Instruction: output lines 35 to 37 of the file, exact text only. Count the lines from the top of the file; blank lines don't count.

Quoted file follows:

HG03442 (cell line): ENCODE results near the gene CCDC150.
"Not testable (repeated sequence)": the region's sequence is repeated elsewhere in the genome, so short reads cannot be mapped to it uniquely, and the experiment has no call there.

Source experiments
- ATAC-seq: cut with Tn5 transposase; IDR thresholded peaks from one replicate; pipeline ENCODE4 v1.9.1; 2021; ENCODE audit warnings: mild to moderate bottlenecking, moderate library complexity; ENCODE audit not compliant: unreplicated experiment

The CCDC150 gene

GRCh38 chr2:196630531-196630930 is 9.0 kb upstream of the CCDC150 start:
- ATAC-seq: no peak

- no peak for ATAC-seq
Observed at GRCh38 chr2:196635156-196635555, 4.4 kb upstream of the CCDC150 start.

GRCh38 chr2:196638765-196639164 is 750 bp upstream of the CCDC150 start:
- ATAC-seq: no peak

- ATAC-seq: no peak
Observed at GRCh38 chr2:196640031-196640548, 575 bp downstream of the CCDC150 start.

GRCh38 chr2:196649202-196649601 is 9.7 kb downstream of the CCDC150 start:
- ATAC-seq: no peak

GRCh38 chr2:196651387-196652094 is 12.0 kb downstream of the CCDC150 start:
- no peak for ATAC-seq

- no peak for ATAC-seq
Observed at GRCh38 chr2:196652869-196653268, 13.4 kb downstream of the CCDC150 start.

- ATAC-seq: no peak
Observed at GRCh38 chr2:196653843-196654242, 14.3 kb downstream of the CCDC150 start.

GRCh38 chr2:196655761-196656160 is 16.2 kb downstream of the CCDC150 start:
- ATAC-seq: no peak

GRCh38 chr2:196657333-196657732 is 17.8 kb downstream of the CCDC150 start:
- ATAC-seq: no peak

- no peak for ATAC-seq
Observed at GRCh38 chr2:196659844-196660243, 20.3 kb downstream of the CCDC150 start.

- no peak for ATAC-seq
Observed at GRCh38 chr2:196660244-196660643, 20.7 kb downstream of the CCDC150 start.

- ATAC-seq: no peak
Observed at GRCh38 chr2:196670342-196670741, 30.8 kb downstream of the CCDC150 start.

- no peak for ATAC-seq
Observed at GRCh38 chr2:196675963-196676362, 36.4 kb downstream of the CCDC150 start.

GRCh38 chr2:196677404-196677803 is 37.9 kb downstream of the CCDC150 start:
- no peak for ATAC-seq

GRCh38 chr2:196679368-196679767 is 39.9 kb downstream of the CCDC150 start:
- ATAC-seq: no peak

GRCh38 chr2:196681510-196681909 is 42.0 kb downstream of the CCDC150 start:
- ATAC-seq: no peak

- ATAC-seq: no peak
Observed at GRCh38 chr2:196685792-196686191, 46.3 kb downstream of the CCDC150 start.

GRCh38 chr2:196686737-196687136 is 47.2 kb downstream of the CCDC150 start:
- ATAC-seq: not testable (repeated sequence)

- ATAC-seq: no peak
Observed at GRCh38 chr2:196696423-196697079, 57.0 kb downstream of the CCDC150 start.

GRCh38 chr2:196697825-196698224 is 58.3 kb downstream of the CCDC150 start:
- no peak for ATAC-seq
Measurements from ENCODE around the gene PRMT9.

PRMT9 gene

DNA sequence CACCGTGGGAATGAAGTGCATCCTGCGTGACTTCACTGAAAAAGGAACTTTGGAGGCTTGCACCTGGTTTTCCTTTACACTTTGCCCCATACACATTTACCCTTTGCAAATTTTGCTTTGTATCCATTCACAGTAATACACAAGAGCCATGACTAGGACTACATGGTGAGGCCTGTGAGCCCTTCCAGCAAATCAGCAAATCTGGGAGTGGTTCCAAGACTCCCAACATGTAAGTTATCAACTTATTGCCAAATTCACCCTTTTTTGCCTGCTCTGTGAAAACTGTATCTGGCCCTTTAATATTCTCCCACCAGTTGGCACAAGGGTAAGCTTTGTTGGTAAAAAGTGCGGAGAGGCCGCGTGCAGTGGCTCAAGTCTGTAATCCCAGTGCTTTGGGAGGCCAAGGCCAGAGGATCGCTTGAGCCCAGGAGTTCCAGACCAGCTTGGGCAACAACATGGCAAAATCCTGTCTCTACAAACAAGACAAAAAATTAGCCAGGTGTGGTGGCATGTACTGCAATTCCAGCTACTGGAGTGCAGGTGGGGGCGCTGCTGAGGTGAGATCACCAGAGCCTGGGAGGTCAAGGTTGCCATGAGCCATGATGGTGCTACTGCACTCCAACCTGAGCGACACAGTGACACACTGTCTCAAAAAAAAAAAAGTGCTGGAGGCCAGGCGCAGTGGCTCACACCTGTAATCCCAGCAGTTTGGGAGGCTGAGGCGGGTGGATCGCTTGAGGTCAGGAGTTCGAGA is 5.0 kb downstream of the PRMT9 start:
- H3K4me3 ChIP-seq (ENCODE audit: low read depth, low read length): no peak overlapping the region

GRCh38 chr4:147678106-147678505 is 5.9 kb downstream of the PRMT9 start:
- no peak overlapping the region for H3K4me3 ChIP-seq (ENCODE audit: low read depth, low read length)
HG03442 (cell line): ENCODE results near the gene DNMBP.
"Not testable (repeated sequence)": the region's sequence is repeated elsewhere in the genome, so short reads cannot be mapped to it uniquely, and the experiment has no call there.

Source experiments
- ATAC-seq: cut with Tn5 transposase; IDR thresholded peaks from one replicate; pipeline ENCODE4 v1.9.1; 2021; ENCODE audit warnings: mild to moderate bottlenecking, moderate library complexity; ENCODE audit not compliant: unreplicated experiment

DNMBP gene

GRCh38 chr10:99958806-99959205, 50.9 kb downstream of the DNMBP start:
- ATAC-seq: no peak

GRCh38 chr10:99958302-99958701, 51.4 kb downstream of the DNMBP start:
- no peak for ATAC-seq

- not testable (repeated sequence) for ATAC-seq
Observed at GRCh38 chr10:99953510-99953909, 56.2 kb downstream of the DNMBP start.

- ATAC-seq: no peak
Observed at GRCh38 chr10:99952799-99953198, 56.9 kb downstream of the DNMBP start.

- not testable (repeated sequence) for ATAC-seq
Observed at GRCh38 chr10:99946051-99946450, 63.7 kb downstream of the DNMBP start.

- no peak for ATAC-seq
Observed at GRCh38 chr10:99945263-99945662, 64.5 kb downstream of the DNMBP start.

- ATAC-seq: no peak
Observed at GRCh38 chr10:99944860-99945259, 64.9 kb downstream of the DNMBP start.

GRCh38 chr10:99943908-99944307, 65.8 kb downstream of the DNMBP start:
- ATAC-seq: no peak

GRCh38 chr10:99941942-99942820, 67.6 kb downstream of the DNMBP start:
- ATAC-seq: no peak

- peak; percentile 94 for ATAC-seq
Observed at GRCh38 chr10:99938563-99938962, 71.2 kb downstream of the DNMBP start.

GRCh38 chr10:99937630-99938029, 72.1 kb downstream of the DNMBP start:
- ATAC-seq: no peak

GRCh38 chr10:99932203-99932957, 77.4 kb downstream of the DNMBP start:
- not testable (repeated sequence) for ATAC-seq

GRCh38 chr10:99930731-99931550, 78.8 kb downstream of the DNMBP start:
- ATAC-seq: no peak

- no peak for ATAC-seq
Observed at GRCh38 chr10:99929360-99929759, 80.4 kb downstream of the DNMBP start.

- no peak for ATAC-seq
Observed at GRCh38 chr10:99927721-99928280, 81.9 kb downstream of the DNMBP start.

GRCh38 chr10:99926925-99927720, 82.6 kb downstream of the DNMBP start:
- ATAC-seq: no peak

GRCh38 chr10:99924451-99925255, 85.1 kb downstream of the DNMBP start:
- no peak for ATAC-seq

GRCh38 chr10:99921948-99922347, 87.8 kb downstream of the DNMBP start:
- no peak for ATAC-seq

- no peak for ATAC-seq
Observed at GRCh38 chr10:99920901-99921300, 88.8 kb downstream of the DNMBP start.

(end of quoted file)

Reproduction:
- no peak for ATAC-seq

GRCh38 chr2:196679368-196679767 is 39.9 kb downstream of the CCDC150 start:
- ATAC-seq: no peak